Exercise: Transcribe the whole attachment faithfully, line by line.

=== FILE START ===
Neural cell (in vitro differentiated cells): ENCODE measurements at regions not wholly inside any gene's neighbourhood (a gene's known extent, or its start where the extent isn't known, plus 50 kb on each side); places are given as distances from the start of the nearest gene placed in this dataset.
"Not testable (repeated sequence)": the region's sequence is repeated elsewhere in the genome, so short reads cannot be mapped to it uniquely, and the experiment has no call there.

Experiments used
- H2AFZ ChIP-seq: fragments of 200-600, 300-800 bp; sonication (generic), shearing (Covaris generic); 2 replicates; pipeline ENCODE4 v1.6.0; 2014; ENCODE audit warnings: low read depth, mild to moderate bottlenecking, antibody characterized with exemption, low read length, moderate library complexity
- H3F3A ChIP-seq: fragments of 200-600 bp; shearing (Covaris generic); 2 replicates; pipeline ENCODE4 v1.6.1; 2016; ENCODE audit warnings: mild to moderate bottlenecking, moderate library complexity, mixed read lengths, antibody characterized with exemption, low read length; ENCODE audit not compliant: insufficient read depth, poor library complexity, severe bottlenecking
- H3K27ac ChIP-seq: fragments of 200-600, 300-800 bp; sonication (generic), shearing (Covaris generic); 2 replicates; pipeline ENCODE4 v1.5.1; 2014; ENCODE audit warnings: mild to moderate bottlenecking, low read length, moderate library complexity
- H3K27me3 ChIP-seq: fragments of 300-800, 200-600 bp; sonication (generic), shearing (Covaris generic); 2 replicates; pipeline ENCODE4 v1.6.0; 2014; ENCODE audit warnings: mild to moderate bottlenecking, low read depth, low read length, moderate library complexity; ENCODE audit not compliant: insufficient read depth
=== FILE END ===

Neural cell (in vitro differentiated cells): ENCODE measurements at regions not wholly inside any gene's neighbourhood (a gene's known extent, or its start where the extent isn't known, plus 50 kb on each side); places are given as distances from the start of the nearest gene placed in this dataset.
"Not testable (repeated sequence)": the region's sequence is repeated elsewhere in the genome, so short reads cannot be mapped to it uniquely, and the experiment has no call there.

Experiments used
- H2AFZ ChIP-seq: fragments of 200-600, 300-800 bp; sonication (generic), shearing (Covaris generic); 2 replicates; pipeline ENCODE4 v1.6.0; 2014; ENCODE audit warnings: low read depth, mild to moderate bottlenecking, antibody characterized with exemption, low read length, moderate library complexity
- H3F3A ChIP-seq: fragments of 200-600 bp; shearing (Covaris generic); 2 replicates; pipeline ENCODE4 v1.6.1; 2016; ENCODE audit warnings: mild to moderate bottlenecking, moderate library complexity, mixed read lengths, antibody characterized with exemption, low read length; ENCODE audit not compliant: insufficient read depth, poor library complexity, severe bottlenecking
- H3K27ac ChIP-seq: fragments of 200-600, 300-800 bp; sonication (generic), shearing (Covaris generic); 2 replicates; pipeline ENCODE4 v1.5.1; 2014; ENCODE audit warnings: mild to moderate bottlenecking, low read length, moderate library complexity
- H3K27me3 ChIP-seq: fragments of 300-800, 200-600 bp; sonication (generic), shearing (Covaris generic); 2 replicates; pipeline ENCODE4 v1.6.0; 2014; ENCODE audit warnings: mild to moderate bottlenecking, low read depth, low read length, moderate library complexity; ENCODE audit not compliant: insufficient read depth